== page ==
New York Mayor Michael Bloomberg told his drivers to stop letting his SUVs idle after The Associated Press reported it observed the vehicles with their engines running for long periods of time while parked throughout the city.
Bloomberg spokesman Stu Loeser said Thursday that after learning of AP’s findings reported the previous day, the mayor “made it clear” to the police detail that drives him around the city that the administration “should set a better example.”
The city also said that “No Engine Idling” signs were installed at the mayor’s request months ago in all the Chevrolet Suburbans that transport him. The signs went up earlier this year, around the time Bloomberg signed a bill strengthening the city’s anti-idling law and promised a citywide crackdown on enforcing the 38-year-old regulation.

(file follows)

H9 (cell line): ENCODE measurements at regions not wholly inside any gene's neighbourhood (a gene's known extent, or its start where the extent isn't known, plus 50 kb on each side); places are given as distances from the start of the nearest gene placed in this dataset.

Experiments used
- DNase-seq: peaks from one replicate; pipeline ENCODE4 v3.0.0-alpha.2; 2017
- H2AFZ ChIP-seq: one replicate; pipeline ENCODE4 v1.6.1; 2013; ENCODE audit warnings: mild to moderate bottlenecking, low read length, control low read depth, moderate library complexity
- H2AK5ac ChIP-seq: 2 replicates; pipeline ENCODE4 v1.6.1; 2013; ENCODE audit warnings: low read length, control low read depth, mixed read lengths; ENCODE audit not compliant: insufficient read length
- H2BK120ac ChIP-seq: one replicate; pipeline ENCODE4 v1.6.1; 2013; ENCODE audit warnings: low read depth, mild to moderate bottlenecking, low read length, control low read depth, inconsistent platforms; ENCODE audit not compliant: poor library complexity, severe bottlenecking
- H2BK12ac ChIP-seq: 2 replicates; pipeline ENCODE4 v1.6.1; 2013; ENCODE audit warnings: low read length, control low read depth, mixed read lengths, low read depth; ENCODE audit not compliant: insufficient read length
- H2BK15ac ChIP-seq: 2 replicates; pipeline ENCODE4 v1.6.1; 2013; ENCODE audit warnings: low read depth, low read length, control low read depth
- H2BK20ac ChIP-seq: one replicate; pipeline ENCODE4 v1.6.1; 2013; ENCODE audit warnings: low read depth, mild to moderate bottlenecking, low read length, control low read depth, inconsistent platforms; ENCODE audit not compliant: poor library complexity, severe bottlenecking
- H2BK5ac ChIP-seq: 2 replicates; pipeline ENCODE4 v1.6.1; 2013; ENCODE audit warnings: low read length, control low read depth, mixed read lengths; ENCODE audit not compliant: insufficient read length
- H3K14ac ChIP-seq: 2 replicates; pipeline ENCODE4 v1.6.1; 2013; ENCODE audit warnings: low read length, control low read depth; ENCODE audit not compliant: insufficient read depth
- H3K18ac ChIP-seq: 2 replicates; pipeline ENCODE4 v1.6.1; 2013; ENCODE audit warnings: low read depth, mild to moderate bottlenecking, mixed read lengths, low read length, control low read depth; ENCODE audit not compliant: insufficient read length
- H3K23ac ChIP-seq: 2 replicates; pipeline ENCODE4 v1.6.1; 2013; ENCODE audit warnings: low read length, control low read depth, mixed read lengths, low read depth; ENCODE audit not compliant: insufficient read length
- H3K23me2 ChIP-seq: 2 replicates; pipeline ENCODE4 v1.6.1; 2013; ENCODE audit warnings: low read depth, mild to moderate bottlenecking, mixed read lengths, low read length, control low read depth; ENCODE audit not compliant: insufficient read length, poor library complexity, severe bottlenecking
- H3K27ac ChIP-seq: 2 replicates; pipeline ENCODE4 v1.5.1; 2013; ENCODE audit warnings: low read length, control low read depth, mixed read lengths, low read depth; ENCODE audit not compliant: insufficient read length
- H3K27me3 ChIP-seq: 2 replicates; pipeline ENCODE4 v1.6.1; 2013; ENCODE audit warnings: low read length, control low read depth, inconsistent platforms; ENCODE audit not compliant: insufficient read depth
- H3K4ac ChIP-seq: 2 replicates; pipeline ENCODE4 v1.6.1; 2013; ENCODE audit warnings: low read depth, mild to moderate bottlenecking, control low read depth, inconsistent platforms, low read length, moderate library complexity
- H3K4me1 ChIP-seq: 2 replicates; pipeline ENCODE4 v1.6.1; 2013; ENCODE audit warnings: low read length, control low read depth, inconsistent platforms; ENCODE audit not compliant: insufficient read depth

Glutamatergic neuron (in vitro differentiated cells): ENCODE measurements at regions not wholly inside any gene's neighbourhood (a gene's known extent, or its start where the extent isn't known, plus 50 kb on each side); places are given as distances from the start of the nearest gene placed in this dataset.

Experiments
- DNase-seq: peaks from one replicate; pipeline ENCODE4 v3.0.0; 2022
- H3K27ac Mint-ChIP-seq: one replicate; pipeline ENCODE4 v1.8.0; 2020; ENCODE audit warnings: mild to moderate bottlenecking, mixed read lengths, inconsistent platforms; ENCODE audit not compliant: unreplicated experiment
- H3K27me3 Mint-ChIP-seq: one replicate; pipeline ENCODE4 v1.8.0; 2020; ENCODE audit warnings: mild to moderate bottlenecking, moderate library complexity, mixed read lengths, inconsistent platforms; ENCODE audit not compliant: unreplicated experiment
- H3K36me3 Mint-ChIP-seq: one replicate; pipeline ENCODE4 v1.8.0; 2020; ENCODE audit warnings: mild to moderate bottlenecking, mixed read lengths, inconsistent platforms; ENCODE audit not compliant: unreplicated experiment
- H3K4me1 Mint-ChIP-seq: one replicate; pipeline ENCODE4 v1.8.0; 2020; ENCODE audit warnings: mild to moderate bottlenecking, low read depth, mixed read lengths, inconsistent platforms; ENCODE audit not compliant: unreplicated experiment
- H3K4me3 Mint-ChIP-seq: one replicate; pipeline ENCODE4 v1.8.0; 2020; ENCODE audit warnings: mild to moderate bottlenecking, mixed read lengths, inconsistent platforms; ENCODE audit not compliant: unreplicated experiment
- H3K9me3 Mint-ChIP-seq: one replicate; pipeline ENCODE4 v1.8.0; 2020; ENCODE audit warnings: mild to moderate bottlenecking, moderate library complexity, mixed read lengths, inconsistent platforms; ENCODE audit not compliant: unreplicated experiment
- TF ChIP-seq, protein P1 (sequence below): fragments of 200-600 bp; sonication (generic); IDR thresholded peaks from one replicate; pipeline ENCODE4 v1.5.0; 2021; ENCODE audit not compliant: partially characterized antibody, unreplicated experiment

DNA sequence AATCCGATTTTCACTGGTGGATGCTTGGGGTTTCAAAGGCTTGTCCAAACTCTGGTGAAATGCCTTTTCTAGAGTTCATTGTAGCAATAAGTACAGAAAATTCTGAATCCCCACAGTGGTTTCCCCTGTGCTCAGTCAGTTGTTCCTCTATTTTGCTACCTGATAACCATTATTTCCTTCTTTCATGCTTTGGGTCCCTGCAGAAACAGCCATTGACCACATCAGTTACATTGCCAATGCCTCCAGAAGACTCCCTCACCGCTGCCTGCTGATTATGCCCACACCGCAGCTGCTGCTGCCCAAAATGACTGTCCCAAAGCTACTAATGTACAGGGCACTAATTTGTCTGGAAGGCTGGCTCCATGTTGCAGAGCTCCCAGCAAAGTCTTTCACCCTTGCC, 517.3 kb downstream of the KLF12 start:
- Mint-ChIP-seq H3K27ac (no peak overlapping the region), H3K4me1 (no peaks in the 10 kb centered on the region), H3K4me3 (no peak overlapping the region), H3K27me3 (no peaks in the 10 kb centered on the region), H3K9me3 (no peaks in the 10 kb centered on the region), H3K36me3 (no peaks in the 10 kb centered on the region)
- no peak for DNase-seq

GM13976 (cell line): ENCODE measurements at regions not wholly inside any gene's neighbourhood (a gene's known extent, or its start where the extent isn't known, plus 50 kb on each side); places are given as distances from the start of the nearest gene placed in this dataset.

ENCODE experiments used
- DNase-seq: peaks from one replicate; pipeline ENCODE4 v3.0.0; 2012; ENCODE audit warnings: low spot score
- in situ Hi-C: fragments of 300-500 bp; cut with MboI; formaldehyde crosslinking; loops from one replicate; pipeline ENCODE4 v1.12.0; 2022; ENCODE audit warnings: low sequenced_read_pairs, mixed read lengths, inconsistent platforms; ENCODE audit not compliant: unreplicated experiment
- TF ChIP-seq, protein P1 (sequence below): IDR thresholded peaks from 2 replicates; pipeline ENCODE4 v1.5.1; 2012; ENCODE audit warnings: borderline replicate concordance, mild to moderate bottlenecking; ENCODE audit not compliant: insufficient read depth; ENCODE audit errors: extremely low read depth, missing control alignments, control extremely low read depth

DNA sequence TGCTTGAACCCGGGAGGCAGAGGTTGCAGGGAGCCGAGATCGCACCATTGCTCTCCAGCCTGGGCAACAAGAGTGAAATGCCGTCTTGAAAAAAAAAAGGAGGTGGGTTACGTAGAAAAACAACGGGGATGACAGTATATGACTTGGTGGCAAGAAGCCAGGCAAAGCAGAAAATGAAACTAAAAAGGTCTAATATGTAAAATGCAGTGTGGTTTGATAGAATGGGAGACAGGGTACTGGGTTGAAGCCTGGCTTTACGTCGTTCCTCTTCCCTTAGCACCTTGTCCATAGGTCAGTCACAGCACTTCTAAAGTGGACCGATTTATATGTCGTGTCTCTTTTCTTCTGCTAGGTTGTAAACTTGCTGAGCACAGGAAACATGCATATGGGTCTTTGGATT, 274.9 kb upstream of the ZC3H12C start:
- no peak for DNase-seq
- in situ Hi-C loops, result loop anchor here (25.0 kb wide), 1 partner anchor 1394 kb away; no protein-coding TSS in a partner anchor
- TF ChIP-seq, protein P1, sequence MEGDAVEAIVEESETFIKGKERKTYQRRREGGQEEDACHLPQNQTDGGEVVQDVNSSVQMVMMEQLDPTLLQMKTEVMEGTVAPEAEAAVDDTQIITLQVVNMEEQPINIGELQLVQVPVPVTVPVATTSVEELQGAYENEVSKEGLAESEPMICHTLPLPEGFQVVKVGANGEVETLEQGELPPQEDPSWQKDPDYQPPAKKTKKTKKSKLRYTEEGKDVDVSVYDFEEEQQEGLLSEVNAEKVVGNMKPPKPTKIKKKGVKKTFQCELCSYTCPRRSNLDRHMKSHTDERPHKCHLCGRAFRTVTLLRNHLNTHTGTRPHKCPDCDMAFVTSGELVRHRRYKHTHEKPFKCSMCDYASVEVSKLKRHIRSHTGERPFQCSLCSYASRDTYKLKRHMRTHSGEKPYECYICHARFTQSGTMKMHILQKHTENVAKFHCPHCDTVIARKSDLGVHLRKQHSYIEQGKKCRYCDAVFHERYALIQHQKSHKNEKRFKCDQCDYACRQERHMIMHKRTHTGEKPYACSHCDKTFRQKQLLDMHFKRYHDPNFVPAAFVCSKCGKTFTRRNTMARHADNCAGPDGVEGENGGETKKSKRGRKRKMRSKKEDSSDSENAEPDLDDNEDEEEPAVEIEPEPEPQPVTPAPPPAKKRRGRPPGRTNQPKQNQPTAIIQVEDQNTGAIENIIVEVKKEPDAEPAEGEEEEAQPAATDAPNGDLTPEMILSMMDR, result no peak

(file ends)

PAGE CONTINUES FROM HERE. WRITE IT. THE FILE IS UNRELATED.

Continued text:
The signs were apparently in place when the AP conducted spot checks over the past week and found the parked vehicles idling at least eight times for periods of 10 minutes to more than an hour.
The city’s three-minute idling limit — which Bloomberg recently shortened to one minute around schools — does not legally apply to the mayor’s SUVs, which are classified as emergency vehicles.